Kate Forsythe plays Margaret Sullavan–Jimmy’s Stewart’s first friend, and first love in his acting career. Forsythe is an strong actress who portrays Jimmy’s friend with passion and spunk.

The rest of the cast all play more than one character and this may be the only glitch in the show, and it is a small glitch. But it did get a little difficult that from scene to scene, the same actor would play two completely different characters. However, to their credit, every actor was able to portray those various roles with personality, variety and distinction.

Director Bronson created an effective set with all the actors sitting in a half circle on the stage with varying platform to show different levels. The actors all stayed onstage all the time except during costume stages. This gave us the idea that these were ACTORS in a show (or movie.) Each actor held their script on their lap or read through the script throughout the show, which gave it the feel of an elaborate rehearsal–except it was a play, or a movie, or…life? Bronson also kept the pace high and did a fun, effective bit that each scene had a clap of sticks, like the cut of a film scene. The show began and ended with the film slating as well.

Bronson also played Alexander Stewart (and several other smaller parts.) The relationship between Jimmy and his father was difficult and both men created this tension well without it becoming unbearably uncomfortable or awkward. Just a comfortable level of discomfort.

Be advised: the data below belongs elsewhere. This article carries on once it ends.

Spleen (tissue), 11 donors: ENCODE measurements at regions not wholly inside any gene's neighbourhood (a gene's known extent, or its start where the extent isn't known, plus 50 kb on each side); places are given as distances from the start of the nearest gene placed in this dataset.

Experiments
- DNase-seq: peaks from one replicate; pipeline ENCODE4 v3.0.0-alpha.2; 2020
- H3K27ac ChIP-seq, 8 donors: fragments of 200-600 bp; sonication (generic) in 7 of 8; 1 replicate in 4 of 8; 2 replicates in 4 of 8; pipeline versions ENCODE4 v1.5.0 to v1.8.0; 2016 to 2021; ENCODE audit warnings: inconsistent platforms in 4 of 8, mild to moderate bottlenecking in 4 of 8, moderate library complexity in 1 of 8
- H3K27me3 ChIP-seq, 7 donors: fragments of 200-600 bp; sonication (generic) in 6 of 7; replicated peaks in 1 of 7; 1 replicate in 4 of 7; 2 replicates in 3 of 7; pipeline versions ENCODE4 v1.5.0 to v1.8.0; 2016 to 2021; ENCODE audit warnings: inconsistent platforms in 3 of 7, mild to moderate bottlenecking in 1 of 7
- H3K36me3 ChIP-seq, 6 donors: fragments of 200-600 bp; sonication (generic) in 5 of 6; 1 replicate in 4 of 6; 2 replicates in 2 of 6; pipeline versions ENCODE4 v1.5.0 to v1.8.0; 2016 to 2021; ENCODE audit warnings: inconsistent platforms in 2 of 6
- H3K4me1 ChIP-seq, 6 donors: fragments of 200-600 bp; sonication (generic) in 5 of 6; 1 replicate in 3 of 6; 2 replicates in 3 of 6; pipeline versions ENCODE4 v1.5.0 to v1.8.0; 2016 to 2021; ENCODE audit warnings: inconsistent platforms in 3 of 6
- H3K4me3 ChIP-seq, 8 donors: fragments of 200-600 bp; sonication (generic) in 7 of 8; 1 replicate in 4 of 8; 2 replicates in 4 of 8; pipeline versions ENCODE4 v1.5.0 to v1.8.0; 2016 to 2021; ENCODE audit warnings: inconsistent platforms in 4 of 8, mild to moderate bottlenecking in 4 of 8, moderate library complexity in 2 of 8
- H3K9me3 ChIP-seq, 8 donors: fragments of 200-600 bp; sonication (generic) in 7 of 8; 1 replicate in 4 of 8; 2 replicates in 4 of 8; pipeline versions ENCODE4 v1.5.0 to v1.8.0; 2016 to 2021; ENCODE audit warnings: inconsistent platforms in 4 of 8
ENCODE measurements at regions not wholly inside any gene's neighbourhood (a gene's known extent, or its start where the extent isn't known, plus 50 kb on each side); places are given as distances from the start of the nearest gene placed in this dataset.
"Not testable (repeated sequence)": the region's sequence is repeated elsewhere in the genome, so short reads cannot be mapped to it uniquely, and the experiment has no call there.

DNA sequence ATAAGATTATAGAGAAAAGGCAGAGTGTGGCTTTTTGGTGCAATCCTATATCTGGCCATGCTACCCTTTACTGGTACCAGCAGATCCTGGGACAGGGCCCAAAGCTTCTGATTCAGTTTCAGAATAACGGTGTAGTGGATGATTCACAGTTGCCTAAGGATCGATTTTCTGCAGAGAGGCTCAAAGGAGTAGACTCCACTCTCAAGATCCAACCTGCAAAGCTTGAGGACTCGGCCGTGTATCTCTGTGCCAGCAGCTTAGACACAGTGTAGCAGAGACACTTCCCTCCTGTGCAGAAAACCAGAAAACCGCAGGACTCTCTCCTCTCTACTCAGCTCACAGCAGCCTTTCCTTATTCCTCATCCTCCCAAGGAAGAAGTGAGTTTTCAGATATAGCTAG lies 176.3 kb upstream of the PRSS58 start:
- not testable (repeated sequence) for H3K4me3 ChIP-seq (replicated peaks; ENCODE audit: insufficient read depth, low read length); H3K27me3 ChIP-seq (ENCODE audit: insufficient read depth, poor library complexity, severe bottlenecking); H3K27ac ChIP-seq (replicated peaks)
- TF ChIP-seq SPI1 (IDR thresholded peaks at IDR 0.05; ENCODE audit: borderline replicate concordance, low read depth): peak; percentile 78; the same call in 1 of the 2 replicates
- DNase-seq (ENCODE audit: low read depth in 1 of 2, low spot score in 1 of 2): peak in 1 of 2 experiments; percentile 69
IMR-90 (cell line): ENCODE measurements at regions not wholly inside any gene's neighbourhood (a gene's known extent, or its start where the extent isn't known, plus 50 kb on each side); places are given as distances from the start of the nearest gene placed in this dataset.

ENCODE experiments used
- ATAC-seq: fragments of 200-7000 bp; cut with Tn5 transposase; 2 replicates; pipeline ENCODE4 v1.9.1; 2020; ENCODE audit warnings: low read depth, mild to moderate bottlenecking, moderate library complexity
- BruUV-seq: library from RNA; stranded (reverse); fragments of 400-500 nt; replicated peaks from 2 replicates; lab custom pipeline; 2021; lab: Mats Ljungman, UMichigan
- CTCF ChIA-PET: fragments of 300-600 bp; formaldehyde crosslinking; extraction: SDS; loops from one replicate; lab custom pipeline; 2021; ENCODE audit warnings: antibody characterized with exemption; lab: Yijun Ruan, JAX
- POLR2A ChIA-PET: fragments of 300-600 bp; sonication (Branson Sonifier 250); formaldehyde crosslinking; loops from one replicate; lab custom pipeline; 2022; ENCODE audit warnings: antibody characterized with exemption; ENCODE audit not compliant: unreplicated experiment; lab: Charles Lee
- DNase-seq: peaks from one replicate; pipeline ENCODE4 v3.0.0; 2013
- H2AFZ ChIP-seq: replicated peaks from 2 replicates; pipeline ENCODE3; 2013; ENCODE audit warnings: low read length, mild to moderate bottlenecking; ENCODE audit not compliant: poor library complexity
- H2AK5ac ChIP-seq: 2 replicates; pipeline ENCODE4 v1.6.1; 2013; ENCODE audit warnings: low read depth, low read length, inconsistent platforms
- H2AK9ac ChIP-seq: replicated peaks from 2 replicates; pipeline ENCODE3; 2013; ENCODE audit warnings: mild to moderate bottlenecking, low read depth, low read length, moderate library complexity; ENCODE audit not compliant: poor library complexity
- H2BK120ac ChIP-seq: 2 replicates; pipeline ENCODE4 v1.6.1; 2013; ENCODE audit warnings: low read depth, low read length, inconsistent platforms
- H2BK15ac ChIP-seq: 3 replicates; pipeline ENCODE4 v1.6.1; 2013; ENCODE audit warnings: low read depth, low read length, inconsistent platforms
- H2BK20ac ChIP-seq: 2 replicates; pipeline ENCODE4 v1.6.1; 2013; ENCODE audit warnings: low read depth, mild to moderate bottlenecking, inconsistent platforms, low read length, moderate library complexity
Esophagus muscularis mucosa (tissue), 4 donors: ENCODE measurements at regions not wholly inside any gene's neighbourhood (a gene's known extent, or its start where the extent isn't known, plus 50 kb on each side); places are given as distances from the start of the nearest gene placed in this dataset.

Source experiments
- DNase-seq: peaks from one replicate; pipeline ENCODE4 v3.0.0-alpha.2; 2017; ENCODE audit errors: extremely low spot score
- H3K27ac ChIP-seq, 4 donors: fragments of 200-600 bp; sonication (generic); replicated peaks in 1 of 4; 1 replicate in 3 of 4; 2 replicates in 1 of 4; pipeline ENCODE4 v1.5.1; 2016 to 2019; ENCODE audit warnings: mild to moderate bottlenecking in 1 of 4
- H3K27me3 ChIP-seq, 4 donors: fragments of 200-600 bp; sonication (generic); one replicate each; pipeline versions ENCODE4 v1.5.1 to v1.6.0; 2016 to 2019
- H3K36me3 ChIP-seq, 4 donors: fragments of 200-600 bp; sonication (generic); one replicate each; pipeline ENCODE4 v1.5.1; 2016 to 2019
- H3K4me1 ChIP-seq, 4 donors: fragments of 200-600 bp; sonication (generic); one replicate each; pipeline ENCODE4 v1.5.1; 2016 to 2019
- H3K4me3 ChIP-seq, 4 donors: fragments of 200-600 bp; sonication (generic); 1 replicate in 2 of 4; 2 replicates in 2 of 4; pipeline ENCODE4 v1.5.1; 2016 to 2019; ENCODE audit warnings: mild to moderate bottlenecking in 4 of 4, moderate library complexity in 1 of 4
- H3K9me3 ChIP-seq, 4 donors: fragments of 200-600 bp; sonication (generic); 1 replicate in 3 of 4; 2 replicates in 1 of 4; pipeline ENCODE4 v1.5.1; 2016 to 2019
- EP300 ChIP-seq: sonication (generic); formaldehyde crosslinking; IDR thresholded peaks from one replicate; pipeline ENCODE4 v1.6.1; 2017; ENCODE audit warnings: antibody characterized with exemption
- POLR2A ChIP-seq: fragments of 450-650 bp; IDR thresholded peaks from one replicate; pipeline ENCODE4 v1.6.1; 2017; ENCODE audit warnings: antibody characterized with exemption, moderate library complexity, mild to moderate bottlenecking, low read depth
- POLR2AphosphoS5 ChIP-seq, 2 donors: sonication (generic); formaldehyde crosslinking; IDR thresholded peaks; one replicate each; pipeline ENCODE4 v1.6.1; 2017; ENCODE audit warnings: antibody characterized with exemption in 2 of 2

Jason Hagey played Henry Fonda (and Donald Stuart) and his Fonda was very good. He had a quiet dignity and humor, just like Fonda! Clayton Cranford played Josh Logan–Jimmy’s bisexual friend that got him into tgheater in the first place. Cranford’s drunk scene is hilarious. Don’t miss it.

Jennifer Mustoe plays Bessie Stewart, Jimmy’s mother. Her love for her son was very believable, as well as McCallister’s caring for his mother, as well. Alex Diaz plays a variety of characters, most epeically Frank Capra and Cary Grant. This young actor has a nice range, a great look and an ease on stage that makes him fun to watch. One of the most powerful moments in the play is Diaz’s portrayal of “Pilot.” It gave us chills and heard several audience members start to sniffle.